Kino is a traveller, sitting astride the motorcycle Hermes through the countryside of a beautiful world, stopping at various countries along the way, sometimes for too long, sometimes for not long enough, but always three days.
Kino's Journey is, at its core, a complex set of fables. Each episode finds Kino in a new 'country', each of which is around the size of a large town and is totally self-contained with only the travellers venturing in-between. Each of these countries is different, in many different ways, be it technological, religious or sociological, but there is usually something strange about all of them. Kino explores all of these different worlds, sometimes changing for better or for worse, sometimes just observing the myriad of cultural differences that these worlds provide.
The visuals in Kino's Journey are frankly, striking; the countryside that the two travellers reside in looks like it came straight out of an oil painting, the animation is fluid, although there is a certain bleak, almost sepia quality to many of the scenes, making them look washed out, almost as if the series was shot with an old camera. This fits in with other aspects of the series, despite having some rather advanced technology in some places, everything looks like it would fit in in an early 20s or 30s village scene. The incidental music follows this trend, having a certain nostalgic quality, even though there is not much of this in the series. The series relies much more on the sound effects rather than music; these are extremely well integrated into the animation, bolstering what is seen on screen rather than diverting attention from it.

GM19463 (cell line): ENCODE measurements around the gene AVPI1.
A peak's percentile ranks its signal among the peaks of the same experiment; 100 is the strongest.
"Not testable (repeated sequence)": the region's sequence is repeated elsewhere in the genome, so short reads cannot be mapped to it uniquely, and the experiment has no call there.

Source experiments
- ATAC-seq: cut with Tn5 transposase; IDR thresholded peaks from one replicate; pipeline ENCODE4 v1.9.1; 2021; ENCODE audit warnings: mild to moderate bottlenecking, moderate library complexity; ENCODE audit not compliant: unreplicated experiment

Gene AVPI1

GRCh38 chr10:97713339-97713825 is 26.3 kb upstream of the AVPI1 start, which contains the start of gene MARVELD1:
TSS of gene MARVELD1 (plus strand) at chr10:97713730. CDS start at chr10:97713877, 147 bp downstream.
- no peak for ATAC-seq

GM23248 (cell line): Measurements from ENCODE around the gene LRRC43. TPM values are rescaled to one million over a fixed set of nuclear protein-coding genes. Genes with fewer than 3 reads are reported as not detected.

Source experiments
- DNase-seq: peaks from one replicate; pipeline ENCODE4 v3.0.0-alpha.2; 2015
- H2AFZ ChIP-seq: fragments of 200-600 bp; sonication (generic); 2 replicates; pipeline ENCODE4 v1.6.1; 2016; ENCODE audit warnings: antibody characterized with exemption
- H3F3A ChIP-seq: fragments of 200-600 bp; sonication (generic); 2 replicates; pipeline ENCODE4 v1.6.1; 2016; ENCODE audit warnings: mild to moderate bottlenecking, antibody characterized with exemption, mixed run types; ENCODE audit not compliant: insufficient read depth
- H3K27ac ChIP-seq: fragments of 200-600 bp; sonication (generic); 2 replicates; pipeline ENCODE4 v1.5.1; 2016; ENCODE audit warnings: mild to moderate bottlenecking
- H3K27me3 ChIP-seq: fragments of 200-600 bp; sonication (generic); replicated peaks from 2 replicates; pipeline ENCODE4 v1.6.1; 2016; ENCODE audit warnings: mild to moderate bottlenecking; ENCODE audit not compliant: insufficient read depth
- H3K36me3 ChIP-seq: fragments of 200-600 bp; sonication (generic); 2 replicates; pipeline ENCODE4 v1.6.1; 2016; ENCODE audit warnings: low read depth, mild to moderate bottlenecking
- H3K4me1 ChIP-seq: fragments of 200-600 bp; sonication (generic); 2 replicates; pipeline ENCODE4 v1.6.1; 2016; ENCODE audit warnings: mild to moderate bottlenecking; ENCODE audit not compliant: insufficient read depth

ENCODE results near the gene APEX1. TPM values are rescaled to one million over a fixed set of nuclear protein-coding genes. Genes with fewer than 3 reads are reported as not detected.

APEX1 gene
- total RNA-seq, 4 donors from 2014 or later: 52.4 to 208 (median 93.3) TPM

This series is remarkably enjoyable, even though it is a little slow in pace, and it is interesting to see Kino unlock the secrets of each country and at the same time, find out about Kino's origins and the reasons behind how and why Kino became a traveller and how Hermes was acquired (and if the bike can really talk, or if Kino is just a raving fruitcake).
If you like your Anime slightly more intellectual and less action-orientated then this series has much to offer the viewer, though as it says on the DVD cover, this show has a tendency to drift gently through the subject matter, which may put some viewers off as it will not provide instant gratification.